• 3. Built-in and canopy hoods which are fitted into the base plate of wooden or metal canopies. They are available in 600 and 800mm widths.
  • 4. Chimney and island hoods. They incorporate the latest technology and design and are used as features in the kitchen. They feature halogen or fluorescent lamps and high performance fan motor systems. They sometimes come with spice racks or utensil rails.

Jane Rylands, marketing manager at Belling, describes her company’s range:  “We manufacture a wide range of extractor hoods including chimney, integrated, canopy and island cooker hoods.  By providing a wide range of hoods we can cater for every type of kitchen – from large family spaces, to small apartment kitchens.”

Extraction hoods are now accessible to everyone. Dan Greenall, marketing manager at New World says: “New World has an affordable range of chimney hoods which are available in widths from 60cm to 110cm, and all feature an extendable chimney piece and have three speed fans. The benefits of our hoods are that they can be used to extract or re-circulate air.”

Periodically new types of hoods enter the market. De Dietrich has recently launched “the downdraft extractor (DHD7000X), which adds a touch of ‘theatre’, in the kitchen: it rises, as if by magic at the touch of the controls to extract steam and fumes and then retracts to be hidden within the worktop. At 34dB (A) it is also super quiet, so ideal for open-plan living and this appliance also provides a suitable alternative to a chimney or island hood where the room has low or beamed ceilings,” explains Richard Walker, sales and marketing director of De Dietrich Kitchen Appliances.

Miele’s latest hood not only incorporates the latest filtration technology but also addresses the height issue: “On the motorised height-adjustable DA 424 V island cooker hood, the high performance motor is controlled by two push buttons that lower or raise the canopy by 12 inches over an island hob. Sturdy slide tracks, concealed in the telescopic chimney section, allow the canopy to be retracted to a depth of 28in or fully extended 40in down,” says Neil Pooley, product manger at Miele.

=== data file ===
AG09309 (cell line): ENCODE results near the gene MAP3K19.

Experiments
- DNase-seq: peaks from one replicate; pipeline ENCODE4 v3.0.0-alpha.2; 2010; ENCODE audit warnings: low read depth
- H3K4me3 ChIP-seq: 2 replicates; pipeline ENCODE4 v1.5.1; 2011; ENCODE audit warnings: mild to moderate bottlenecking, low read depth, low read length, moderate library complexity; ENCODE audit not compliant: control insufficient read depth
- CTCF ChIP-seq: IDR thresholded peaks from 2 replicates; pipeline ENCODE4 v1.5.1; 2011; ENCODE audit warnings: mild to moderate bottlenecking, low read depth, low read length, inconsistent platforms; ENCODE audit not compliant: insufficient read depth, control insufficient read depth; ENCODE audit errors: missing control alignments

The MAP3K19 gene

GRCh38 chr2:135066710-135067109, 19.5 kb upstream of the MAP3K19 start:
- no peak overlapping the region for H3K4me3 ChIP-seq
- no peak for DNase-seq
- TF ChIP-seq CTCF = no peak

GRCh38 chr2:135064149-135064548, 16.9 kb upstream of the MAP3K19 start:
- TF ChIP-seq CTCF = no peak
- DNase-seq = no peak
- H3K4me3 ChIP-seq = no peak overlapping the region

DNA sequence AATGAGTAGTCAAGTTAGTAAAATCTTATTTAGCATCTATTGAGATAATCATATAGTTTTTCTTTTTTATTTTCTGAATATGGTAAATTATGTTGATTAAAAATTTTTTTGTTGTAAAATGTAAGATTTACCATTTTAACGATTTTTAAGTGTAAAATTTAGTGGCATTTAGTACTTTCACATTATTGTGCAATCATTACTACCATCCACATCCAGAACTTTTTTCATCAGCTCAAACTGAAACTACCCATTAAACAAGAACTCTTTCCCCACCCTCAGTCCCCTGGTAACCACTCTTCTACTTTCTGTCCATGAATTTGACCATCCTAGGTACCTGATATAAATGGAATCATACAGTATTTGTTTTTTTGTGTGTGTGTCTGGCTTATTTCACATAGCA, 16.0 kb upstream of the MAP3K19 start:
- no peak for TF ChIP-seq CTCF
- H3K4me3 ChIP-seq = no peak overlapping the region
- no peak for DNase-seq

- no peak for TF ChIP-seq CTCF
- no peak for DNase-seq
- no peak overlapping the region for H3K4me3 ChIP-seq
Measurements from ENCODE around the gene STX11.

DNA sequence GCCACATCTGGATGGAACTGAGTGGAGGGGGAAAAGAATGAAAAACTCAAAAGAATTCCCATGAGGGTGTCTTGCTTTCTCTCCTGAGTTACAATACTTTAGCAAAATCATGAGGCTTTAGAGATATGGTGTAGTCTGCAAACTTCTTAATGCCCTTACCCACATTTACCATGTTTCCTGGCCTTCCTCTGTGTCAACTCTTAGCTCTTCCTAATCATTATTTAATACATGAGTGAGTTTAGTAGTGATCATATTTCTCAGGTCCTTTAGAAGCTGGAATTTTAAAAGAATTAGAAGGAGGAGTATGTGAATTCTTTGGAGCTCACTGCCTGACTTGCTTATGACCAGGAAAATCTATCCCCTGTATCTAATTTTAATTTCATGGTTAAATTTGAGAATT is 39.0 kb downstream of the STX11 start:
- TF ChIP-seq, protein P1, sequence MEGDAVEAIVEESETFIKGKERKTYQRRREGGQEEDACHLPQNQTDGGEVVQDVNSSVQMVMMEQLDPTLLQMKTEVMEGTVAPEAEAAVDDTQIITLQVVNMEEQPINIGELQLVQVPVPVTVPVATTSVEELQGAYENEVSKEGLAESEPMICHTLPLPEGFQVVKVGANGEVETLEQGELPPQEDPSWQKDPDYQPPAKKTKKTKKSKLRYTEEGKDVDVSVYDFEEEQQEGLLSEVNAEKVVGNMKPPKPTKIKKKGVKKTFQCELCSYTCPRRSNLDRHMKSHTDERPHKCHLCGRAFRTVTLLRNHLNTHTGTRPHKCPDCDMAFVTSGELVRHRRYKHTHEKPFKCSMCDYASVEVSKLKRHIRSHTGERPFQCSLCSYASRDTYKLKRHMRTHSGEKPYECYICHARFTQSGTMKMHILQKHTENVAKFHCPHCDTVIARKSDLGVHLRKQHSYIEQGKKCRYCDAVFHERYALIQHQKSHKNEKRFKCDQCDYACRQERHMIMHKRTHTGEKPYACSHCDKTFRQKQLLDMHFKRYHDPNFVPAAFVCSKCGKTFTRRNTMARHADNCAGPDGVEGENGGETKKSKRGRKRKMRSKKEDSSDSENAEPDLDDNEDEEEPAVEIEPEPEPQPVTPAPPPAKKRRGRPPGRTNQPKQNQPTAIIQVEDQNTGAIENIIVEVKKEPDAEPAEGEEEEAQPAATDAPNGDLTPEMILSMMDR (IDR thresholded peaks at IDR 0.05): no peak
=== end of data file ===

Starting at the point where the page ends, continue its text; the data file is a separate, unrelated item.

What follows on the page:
Neff has just added a new shape into its collection of designer extractor hoods, namely a ‘cube’.  The new D96K8 is a 35cm wide cube style chimney hood finished in stainless steel. Designed to be wall mounted, the cube chimney hood offers an extraction rate of 760m3/hr with   a minimum noise level of  49dB and can be ducted or re-circulated. The D96K8 can be positioned in tandem with another cube hood for double the extraction and double the visual effect. 

The technology

In terms of technology, all companies strive to make their hoods progressively more powerful but simultaneously quieter.

Extraction rates vary from around 200m3/hr to over 900m3/hr (see box below). The manufacturers try to help customers make the right choices. “Electrolux gives guidelines in its company literature to indicate what size  of room each hood is ideal for. For example: the more powerful AEG-Electrolux DD9663-M with 970m3/hr is suitable for rooms up to 20m².  Hoods like the AEG-Electrolux HD6470M with extraction of 470m³/hr is suitable for rooms up to 12m²,” says Penny Rumford, product specialist manager, Electrolux Major Appliances. “Generally, chimney hoods are more powerful – simply because they are most likely to feature the more powerful motors.”

Miele’s most powerful models have an extraction rate of 1,450m3 per hour.